“Monarch Migration” Painting Story and Process Photos

Over the course of this month, we will be sharing some of the stories behind the paintings and songs in the Becoming series.
You can purchase prints of this piece here.

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“Monarch Migration”
15X30  mixed media on canvas

The farm I grew up on is in the heart of the prairie in Kansas. It is a 30 minute drive on dusty dirt roads to the nearest civilization. My parents apple orchard is surrounded by 180 acres of native prairie and forests. Their driveway is over a mile long – and because the county maintenance trucks won’t maintain driveways, it was usually in pretty rough shape – horribly muddy in the spring, treacherously icy in the winter, and full of sand pits in the summer. Our mailbox was at the end of the driveway and a daily ritual was to walk and get the mail.

On this particular day in September, when I was probably about 8 years old, I remember turning the corner at the mailbox and feeling like something was different. There was a quivering energy to the air. I looked up and noticed hundreds of monarchs in the sky above me. And then, as I looked closer at the trees lining the roadway, I gasped, because what I had first thought were leaves fluttering in the wind were actually wings. Thousands and thousands of wings. I had happened upon the migration of monarchs.

I’m not sure why the butterflies ended up in KS that year. It’s out of their normal migratory path. After I left home, my parents had them come through one other year. But I have never seen them again.

We are losing monarchs. There are less and less every year. Their main source of food, the milkweed plant is being displaced by fields and housing and mowers. The older I get, the more I am becoming aware of how fleeting everything around us is. How delicate the beauty of these tiny wings. How necessary it is to pause and notice the flutters hidden in the branches.

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Featured Artist: Chris McLean

Chris McLean

Bio: Christopher McLean is an artist who works mostly in oil, ink and mixed media. His work incorporates a precise technical style that is influenced by Art Nouveau and Pop Surrealism.  The goal of McLean’s art work is to create images that are captivating from a purely aesthetic viewpoint, but also contain much to ponder in terms of content. He sees his art as successful when it comes together to create a complete visual identity without presenting his subjects as closed. Perhaps most importantly, while some very specific ideas can be culled from his images, McLean is careful to leave a generous depth of space for the viewer to explore and develop their own interpretations of the work, resulting in art that can be viewed again and again, always offering some fresh insight.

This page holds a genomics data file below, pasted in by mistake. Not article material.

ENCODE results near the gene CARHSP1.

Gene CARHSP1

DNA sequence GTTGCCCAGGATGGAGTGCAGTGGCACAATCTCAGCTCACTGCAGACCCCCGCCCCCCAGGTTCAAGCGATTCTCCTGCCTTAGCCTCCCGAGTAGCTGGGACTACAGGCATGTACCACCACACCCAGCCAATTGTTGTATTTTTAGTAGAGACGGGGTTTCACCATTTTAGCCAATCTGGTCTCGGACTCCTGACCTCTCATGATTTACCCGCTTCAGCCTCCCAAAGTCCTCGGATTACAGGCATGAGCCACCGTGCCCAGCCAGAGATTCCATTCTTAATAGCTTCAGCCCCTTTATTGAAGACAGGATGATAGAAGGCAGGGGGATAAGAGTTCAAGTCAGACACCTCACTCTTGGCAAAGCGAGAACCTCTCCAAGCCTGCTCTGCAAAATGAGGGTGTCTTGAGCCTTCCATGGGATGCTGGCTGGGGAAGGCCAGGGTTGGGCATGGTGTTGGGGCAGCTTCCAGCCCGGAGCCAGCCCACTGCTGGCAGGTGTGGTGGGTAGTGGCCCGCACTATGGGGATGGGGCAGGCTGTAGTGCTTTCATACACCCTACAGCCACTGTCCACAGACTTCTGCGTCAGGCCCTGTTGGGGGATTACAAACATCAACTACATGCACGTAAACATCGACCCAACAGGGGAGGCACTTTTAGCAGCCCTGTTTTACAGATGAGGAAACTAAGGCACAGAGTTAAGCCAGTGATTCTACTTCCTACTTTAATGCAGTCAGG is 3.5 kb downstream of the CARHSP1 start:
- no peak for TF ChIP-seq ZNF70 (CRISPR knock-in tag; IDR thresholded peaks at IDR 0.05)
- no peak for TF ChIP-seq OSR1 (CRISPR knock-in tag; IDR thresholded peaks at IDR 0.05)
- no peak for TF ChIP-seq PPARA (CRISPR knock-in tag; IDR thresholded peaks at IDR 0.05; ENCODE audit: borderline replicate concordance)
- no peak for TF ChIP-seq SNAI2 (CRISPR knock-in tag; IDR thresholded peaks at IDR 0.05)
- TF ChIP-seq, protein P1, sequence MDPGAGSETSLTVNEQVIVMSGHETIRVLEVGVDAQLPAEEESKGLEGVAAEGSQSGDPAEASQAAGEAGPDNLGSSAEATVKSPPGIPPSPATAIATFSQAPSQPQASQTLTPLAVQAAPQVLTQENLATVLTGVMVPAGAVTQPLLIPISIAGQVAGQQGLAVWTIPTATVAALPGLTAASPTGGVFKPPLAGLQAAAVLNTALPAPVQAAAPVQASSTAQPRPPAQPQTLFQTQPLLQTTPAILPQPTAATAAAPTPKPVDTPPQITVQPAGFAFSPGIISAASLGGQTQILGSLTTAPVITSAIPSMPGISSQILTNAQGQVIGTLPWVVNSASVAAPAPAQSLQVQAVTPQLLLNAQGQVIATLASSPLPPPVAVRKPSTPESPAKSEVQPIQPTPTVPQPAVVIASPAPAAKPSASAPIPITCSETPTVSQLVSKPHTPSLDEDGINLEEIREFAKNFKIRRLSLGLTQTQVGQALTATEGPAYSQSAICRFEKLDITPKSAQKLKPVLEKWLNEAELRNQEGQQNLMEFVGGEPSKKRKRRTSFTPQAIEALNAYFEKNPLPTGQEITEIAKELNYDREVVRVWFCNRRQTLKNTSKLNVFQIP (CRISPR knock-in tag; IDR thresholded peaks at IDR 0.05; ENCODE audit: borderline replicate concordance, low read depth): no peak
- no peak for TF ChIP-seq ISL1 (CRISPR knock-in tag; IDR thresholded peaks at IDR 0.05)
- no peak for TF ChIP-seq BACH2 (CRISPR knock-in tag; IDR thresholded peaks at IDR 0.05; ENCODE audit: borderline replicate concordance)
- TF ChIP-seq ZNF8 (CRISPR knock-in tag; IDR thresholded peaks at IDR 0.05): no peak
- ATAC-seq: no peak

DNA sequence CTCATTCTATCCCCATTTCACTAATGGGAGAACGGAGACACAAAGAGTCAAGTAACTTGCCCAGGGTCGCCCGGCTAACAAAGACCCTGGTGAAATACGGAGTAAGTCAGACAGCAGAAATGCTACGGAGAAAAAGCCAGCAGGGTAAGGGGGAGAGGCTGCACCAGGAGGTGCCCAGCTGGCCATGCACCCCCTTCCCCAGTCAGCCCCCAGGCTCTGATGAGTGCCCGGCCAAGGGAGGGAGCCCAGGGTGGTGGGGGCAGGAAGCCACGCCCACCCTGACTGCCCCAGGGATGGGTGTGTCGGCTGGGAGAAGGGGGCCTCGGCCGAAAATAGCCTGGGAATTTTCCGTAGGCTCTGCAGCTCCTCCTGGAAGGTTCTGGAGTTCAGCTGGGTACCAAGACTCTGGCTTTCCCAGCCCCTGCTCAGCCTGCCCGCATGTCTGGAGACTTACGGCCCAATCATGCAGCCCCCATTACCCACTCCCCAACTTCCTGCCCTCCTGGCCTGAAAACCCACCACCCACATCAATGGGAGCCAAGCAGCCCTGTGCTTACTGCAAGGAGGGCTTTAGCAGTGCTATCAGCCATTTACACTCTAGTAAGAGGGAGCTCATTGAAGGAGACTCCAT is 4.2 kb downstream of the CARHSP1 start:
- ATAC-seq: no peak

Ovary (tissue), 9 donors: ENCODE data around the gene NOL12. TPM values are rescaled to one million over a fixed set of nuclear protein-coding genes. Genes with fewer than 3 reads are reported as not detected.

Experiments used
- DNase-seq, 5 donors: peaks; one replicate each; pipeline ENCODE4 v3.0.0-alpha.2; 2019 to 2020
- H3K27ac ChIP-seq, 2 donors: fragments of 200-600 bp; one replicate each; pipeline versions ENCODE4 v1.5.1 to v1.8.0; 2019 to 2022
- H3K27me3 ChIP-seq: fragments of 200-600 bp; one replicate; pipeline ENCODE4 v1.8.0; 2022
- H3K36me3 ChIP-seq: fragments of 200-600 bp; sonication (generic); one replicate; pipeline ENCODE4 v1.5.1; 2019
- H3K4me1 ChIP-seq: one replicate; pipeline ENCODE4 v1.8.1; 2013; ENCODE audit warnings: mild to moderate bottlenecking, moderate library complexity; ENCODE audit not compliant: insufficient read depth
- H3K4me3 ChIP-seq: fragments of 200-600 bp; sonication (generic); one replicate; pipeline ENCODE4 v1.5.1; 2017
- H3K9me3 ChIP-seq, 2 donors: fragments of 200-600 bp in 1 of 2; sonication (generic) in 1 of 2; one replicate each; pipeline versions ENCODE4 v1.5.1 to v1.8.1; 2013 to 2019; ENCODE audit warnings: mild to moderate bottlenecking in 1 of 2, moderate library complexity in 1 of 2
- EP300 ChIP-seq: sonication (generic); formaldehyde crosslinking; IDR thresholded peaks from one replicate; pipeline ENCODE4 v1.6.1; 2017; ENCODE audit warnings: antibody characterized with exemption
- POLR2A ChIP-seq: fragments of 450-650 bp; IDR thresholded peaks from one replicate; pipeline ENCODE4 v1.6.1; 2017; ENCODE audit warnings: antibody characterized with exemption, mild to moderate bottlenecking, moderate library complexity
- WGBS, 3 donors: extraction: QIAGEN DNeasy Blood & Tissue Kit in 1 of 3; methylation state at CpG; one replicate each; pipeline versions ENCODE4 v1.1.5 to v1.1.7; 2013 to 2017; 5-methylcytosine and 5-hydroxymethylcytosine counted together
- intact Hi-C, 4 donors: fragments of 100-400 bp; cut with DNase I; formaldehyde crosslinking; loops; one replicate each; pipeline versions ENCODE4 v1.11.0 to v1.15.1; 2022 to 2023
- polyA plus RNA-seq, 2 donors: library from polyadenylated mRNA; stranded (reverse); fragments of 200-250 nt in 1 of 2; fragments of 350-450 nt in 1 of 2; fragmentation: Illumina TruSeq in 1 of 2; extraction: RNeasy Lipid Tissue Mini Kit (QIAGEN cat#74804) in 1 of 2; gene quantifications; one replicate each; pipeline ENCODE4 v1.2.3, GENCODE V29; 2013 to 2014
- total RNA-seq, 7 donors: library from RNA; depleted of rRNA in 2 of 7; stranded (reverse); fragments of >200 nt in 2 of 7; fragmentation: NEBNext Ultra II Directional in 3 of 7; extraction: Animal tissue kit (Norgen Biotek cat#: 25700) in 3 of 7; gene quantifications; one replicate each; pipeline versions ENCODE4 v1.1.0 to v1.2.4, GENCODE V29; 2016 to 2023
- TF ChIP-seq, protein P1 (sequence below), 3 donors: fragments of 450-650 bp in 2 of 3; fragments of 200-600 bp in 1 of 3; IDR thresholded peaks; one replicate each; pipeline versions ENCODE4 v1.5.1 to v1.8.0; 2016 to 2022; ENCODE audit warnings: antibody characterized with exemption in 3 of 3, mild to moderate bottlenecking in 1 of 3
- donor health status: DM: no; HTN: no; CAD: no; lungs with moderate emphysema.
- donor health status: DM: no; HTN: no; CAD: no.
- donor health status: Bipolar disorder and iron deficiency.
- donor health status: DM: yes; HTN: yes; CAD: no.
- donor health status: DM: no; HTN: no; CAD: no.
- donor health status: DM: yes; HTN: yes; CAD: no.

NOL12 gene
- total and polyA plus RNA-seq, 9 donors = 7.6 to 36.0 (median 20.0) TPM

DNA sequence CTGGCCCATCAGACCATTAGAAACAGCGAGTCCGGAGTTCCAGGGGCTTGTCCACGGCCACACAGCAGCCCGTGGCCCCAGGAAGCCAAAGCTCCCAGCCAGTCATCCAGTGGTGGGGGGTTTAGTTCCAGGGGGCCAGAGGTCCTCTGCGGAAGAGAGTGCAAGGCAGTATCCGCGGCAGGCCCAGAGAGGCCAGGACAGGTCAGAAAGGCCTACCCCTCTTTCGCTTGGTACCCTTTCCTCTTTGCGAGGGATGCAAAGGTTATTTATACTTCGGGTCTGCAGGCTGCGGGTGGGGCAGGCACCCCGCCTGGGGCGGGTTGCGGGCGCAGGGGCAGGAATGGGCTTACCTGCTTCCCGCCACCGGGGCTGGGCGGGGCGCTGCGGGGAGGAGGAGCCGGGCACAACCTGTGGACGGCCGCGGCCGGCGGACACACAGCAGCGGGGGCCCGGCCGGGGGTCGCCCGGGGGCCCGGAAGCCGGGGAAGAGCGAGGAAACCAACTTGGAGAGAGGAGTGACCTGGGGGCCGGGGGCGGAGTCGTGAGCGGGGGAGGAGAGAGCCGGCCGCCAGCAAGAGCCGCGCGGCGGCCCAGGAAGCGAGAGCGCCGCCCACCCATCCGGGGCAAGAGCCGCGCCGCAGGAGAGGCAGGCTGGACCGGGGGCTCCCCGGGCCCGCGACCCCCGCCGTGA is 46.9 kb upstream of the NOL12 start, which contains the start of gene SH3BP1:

More of Christopher McLeans art work can be seen and bought at

From Chris:

Painting My Tiger Gold

I can tell you what went into making this piece of art for the September almanac.  I could tell you that I painted it on reclaimed wood from a platform, which sat at a home that housed all of my hopes and dreams.  I could tell you that at the time of its commission, I knew that the meaning would be quite significant.  I could tell you that as I stained each stripe and carefully drew each line, that I was in the process of figuring out how to become just what the theme was meant to be.  Because of this, it is easier to explain this piece by sharing my journey while creating it.

This year has been the most difficult time of my life.  It is almost impossible for me to figure out how I have been able to get through what I already have, but almost equally impossible to figure out how to walk down the road ahead.  For a while, I thought that the answer was being tough.

I tried looking tough, keeping an even demeanor, acting as though nothing was wrong.  If anything gets in my way, I will simply be…tougher. Toughness, as I came to know it, was rooted in my fears. I was scared of what was happening to me, to my life.  Hurt by the things I could not control. Moving into unknown territories and having everything I had loved and become familiar with evaporate.  I was, I am scared.

In this dark place I found out that this heavy armor of toughness was not going to help me find my way, and in fact, it was wearing me down.  I had placed myself on mute and coasted across the landscape afraid of company. I had begun to rely on being something that would never allow me to heal.

You see, while I wanted to hurt, trying to simply be tough forced me to extinguish my emotions, my problems, my mistakes and my pain. Tough wanted me to be scared, because the second I let my guard down, well, that is when life gets you…or so I believed.  Tough wanted me to be scared and all the while brave let me be scared and I learned the difference.

Here’s the truth about bravery.  It makes you want to throw up. It makes you cry. It makes you lose sleep and weight.  Being brave means you are scared. It’s ugly and messy and not at all heroic looking when it’s happening. Most of all, brave wants you to heal past pain and find joy again. It helps you reach each problem, turn it into a puzzle and with a deep breath, solve it.

In the end, this golden tiger represents my fears, my doubts, my restless nights and it was while I was painting it that I was learning about bravery.  I still have a long way to go on my current journey, but there are a few things that I know I must do.  Sing into my most terrifying moments. Avoid being alone, because we need each other.  Use the currency of joy wherever I must pay my tolls, but most important, be brave.

By Christopher McLean